We cycled on average 60 miles a day, some days more, some days less. The longest daily ride was 75 miles. What I came to appreciate is that my career prepared me well for the physical and mental challenge of such an adventure
Here of the five key skills or mindsets I identified as having been developed in my professional life which supported my long-distance cycling:
1. Solving problems - The original plan was to take a train from Brussels to Andermatt, Switzerland, the source of the Rhine. Due to maintenance work on the regional train lines, it was not possible to take a bicycle fully assembled on the train. After much discussion with the unfriendly staff at Brussels train station we learned that there were regional trains running as normal to Rotterdam. We ended up starting in Rotterdam & following the Rhine route to Germany where we then crossed over to the Danube.
2. Playing to my strengths - My navigation skills are quite poor. I relied on hubby for that. On the other hand, my foreign language skills and ability to be resourceful and ask for help are quite strong. I was in charge of booking the night's accommodation, checking us in and negotiating with the hotel owners for a fan (it was in the upper 30's for almost the entire trip!) You can't be an expert at everything. Focus on what you do best.
3. Accepting that not all days can be brilliant - You shouldn't make a decision about a job, or a career or other important decisions based on one bad day. We all have them – that's life! When stepping back, the trip was brilliant. On one individual day, or one individual moment, I may have preferred being somewhere else. One particularly hot day we were cycling in Switzerland. It was a Sunday and we struggled to keep hydrated as everything seemed to be closed. Deep breath…tomorrow will be better..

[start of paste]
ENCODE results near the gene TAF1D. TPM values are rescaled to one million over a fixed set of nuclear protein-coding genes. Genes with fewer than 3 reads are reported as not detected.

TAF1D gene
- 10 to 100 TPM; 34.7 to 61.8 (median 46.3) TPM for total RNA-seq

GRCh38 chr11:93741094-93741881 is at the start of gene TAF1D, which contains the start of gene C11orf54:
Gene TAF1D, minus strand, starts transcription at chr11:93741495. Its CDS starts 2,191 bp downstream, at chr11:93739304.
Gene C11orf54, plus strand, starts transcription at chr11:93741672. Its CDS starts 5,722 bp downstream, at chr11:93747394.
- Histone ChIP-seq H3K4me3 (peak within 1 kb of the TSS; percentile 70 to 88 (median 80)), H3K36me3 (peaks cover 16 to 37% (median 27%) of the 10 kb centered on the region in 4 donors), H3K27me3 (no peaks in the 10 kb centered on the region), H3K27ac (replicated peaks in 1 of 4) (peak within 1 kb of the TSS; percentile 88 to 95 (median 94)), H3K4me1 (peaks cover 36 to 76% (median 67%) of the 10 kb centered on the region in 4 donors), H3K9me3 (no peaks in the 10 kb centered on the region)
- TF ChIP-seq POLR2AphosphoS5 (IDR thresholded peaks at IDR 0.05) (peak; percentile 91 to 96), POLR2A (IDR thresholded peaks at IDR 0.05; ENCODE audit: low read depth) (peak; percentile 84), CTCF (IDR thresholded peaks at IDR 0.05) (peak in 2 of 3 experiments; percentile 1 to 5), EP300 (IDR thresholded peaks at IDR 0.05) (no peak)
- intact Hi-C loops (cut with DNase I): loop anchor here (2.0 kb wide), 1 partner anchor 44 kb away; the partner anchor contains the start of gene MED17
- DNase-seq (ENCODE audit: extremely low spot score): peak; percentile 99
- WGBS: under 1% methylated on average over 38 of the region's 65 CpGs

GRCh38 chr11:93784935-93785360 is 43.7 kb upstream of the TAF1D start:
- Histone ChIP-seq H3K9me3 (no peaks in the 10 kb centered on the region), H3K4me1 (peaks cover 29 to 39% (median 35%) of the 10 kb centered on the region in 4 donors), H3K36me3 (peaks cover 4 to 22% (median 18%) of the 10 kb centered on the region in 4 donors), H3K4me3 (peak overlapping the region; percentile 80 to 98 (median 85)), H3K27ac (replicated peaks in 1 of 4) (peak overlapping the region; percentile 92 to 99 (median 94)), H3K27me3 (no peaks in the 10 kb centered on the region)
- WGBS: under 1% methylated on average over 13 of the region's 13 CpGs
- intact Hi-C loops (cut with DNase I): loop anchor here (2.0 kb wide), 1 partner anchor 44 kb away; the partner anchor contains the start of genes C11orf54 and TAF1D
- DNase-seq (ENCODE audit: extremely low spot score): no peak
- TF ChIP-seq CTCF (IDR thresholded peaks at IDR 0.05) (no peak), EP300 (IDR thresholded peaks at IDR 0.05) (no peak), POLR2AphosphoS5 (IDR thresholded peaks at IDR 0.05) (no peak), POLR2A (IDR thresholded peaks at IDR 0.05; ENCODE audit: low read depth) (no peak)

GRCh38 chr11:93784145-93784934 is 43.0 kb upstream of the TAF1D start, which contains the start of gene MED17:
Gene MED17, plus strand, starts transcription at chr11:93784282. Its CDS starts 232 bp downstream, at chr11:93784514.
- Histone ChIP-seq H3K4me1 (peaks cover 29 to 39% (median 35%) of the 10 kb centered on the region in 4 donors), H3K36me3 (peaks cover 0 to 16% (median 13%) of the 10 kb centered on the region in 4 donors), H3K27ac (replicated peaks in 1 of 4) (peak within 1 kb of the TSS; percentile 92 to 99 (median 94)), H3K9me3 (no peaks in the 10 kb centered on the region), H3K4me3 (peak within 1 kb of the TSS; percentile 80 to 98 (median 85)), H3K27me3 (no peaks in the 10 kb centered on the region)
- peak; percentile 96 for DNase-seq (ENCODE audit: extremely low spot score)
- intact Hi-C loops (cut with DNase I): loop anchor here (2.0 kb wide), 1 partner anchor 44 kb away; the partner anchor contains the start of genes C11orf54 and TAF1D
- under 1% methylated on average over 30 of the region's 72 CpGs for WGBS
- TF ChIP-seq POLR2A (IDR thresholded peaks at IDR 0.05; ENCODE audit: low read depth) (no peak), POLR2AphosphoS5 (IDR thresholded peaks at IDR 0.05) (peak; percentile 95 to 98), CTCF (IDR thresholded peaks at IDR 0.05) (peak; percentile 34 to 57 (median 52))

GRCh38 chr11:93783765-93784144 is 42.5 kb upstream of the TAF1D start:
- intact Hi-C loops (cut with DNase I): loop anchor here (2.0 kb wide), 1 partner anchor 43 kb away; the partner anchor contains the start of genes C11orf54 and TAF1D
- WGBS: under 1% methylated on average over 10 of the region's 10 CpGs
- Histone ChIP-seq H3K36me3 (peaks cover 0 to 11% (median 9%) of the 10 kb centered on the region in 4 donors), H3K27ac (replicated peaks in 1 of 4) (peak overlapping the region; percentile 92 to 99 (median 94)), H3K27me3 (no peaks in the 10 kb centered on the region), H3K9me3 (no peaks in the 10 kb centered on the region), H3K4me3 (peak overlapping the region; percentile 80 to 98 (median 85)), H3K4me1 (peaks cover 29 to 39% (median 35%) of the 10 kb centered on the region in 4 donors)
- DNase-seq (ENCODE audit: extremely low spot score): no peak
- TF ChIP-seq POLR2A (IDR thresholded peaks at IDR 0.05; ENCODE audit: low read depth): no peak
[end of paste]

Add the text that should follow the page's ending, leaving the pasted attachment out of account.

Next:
4. Doing proper research and preparation – While we didn't research every part of the trip (there's never enough time to do all the preparation you'd like to do), we did ensure our fitness levels were good and that we packed a few key essential items for the trip, leveraging the knowledge of our neighbour who has decades of cycling experience. Collaborating and networking tend to yield the short cuts. Like a colleague's advice, our neighbour's advice saved us many hours of research.
5. Prioritising based on desired outcomes – Start at the end. Over dinner each evening we discussed what our goal would be for the next day. Which city did we want to end up in at the end of the day's ride? Based on that, we then had to plan our entire day so that we could arrive in the town at a sensible hour. We needed to ensure we struck the right balance between seeing the sites we wanted to see, avoiding bad weather where possible & ensuring we had decent access to food and water based in the size of towns we were cycling through. And after four weeks literally on the road, I came home with a renewed sense of confidence. I'm not sure what challenges life is going to throw at me, but I feel ready! We are now thinking about our next cycling adventure… Washington State to California?
For more information about cycling routes in Europe: http://www.eurovelo.com/en/eurovelos